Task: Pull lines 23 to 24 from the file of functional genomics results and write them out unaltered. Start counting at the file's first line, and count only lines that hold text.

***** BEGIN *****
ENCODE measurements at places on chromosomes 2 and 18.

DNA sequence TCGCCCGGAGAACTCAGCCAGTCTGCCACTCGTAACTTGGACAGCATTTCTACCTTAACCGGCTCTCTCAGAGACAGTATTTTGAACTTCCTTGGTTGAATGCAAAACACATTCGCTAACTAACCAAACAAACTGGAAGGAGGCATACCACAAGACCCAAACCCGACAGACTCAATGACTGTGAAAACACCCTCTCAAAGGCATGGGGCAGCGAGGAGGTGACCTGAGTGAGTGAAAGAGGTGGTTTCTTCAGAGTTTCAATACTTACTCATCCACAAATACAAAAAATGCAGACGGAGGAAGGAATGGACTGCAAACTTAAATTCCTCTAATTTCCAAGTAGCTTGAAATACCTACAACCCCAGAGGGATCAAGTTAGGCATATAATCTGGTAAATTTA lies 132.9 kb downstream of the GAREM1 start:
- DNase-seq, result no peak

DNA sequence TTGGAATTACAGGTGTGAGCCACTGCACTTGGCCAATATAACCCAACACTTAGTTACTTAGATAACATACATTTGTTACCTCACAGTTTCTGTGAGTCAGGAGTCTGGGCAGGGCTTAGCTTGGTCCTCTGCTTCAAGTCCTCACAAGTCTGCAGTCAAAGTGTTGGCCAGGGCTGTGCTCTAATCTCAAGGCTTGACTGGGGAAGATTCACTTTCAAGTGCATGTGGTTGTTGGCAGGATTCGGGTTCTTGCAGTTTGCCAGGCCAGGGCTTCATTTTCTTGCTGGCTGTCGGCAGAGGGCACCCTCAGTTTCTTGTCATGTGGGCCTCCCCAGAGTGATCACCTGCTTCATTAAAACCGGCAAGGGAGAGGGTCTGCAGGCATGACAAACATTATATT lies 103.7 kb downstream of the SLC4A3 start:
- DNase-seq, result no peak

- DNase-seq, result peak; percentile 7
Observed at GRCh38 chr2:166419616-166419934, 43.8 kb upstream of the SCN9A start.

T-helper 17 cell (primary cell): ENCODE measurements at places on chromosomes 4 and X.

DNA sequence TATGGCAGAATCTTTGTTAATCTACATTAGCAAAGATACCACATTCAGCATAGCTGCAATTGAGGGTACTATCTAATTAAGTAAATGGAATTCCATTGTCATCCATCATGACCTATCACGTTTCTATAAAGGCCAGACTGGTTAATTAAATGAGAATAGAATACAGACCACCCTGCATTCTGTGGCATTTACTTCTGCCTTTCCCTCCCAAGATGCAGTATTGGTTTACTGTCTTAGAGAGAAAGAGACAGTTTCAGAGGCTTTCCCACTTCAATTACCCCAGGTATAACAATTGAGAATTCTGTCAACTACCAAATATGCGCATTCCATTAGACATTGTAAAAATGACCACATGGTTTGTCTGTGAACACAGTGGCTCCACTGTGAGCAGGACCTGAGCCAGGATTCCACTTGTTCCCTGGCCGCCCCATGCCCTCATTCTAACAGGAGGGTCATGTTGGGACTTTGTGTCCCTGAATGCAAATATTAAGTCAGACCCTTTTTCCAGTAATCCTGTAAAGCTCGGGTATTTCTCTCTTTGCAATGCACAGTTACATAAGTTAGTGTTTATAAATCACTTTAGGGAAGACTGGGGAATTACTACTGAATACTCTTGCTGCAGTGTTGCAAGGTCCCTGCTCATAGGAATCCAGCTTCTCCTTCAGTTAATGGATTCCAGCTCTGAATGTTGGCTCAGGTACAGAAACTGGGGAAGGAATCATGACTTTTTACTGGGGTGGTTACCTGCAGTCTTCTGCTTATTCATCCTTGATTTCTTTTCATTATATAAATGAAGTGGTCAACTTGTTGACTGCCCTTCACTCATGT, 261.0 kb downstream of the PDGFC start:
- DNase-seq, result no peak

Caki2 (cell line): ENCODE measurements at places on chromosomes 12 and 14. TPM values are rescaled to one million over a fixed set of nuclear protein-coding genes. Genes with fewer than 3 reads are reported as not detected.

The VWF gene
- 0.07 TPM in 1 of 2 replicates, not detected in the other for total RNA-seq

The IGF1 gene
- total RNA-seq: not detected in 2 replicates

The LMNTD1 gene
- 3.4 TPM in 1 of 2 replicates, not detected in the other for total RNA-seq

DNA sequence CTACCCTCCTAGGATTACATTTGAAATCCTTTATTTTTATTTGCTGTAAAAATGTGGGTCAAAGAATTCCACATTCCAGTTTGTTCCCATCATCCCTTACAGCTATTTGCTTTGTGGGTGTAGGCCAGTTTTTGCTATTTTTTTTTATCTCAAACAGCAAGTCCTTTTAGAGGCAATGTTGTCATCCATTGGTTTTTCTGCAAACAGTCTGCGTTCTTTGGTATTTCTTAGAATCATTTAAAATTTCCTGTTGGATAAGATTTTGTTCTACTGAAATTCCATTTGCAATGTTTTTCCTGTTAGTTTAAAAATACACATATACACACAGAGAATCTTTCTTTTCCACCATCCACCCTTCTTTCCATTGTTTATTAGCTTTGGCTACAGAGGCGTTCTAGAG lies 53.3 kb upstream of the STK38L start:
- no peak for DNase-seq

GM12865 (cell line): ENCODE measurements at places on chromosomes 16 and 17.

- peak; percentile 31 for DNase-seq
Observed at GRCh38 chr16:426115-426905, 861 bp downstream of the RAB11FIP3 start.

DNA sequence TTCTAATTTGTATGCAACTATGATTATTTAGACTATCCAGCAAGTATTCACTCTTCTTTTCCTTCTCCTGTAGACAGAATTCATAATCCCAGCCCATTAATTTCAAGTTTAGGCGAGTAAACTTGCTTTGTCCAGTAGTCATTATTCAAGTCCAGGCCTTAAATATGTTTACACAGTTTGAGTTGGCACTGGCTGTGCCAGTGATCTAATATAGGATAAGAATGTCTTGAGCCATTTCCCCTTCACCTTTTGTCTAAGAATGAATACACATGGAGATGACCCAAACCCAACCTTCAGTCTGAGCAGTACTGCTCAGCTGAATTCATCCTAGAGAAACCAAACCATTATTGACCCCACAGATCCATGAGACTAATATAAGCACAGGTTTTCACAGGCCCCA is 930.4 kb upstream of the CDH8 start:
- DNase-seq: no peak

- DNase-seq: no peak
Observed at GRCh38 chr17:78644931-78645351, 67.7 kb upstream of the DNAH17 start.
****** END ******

DNA sequence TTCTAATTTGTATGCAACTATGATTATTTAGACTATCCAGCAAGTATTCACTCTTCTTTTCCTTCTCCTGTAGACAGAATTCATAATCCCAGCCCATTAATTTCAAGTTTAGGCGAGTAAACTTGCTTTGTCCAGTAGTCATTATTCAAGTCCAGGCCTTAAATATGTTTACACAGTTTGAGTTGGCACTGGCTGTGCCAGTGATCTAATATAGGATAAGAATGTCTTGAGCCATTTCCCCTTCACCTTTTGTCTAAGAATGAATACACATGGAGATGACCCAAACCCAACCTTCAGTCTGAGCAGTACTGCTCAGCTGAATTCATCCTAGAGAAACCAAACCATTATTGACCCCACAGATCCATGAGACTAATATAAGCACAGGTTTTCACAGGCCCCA is 930.4 kb upstream of the CDH8 start:
- DNase-seq: no peak